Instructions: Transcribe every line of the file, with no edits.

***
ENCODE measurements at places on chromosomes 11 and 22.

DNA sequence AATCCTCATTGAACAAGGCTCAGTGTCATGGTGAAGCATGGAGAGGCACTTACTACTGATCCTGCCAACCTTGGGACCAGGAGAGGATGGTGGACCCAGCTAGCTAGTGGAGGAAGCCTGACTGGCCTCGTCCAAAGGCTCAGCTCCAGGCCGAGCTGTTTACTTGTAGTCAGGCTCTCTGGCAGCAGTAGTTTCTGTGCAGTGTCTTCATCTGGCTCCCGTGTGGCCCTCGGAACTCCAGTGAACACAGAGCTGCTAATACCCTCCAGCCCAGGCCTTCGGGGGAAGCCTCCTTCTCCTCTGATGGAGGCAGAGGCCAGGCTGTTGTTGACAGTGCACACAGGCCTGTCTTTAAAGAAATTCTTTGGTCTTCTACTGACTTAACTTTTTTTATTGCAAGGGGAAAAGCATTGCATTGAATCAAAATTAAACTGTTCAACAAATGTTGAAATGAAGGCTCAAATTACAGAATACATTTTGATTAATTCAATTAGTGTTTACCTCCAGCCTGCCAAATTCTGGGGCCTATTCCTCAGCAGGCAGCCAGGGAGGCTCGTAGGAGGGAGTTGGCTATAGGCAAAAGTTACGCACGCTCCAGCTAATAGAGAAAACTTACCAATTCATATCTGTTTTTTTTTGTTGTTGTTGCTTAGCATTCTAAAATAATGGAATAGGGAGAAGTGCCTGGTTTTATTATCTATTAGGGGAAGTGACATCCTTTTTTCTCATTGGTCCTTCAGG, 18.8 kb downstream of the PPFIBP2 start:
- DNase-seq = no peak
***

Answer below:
ENCODE measurements at places on chromosomes 11 and 22.

DNA sequence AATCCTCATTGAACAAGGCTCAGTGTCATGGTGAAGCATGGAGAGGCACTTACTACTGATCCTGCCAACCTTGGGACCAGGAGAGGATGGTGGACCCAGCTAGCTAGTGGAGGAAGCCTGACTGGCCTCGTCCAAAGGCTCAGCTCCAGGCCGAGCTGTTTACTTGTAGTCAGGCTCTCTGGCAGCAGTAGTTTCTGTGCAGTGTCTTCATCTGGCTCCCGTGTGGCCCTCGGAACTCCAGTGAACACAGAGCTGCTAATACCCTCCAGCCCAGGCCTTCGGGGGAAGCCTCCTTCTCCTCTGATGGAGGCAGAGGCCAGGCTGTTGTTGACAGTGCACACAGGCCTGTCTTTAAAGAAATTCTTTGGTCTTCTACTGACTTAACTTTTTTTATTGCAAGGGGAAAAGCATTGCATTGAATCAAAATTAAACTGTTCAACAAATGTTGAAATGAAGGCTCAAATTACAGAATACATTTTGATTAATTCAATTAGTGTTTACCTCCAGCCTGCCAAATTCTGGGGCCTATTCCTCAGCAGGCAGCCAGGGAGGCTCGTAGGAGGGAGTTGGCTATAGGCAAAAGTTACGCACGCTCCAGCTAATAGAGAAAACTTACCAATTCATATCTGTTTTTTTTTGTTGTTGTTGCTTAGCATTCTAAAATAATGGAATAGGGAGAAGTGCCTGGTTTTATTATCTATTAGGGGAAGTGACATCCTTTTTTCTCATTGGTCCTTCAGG, 18.8 kb downstream of the PPFIBP2 start:
- DNase-seq = no peak